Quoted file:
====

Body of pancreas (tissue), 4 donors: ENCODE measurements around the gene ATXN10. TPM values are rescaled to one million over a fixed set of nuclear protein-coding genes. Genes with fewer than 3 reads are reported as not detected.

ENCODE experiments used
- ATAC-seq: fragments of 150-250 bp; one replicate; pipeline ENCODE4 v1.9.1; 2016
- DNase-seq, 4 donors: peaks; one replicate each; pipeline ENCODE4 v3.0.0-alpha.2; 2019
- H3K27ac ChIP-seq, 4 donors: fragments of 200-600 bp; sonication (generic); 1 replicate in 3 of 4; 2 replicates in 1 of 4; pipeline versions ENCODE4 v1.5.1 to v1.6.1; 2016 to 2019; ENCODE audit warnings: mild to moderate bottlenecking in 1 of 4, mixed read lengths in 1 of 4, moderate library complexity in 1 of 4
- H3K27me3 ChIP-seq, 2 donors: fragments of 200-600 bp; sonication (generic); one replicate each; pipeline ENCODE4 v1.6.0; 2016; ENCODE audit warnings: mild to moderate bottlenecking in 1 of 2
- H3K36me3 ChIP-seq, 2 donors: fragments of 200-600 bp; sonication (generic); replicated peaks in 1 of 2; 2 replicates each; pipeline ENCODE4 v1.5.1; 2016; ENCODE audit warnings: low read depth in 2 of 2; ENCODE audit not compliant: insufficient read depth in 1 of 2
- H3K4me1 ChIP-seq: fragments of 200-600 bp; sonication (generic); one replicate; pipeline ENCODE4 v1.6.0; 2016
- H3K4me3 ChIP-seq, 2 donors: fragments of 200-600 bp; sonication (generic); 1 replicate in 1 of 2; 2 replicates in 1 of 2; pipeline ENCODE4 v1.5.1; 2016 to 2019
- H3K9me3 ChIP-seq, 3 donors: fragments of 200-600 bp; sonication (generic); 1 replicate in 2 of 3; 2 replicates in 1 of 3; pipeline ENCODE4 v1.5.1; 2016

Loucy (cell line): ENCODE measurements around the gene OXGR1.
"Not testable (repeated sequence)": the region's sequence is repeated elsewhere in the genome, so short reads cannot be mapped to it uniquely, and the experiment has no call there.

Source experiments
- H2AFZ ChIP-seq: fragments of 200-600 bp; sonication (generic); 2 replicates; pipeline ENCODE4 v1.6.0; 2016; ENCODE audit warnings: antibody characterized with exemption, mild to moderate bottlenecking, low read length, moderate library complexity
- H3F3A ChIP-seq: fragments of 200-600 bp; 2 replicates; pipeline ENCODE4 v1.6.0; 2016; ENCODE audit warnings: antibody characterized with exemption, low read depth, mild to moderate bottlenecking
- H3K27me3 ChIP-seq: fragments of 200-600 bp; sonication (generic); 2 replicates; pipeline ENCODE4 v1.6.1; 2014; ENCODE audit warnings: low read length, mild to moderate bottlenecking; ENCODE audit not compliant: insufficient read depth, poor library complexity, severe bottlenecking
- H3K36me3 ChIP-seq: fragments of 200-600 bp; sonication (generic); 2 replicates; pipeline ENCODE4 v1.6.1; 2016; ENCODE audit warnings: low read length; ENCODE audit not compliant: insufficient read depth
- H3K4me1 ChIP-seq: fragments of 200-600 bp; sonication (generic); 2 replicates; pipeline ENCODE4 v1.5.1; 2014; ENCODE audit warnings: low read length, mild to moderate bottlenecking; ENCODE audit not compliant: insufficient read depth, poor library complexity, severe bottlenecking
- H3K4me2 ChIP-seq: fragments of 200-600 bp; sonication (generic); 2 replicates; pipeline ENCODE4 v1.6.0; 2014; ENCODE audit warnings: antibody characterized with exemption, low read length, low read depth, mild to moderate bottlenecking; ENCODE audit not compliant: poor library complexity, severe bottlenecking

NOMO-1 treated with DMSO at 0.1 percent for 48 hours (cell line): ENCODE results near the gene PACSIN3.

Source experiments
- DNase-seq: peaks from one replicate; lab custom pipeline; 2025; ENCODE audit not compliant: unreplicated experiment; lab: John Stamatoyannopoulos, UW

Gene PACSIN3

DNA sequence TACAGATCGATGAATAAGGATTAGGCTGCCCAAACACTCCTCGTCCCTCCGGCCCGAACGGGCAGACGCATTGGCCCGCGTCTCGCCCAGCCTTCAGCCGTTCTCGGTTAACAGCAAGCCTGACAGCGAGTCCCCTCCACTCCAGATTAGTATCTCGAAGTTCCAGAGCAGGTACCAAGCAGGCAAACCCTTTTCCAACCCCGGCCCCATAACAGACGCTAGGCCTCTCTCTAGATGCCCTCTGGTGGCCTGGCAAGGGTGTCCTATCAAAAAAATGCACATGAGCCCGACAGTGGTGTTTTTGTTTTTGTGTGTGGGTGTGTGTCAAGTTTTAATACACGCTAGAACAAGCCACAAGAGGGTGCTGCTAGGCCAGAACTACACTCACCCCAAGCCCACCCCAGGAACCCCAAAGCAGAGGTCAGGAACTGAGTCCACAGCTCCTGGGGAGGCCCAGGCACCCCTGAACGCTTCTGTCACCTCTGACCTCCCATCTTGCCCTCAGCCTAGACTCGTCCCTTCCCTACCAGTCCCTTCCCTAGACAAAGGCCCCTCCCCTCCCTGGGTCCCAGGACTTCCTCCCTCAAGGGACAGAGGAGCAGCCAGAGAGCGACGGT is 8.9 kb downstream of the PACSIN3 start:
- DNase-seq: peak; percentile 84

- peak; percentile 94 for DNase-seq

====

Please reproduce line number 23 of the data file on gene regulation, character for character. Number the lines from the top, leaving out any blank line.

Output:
Gene PACSIN3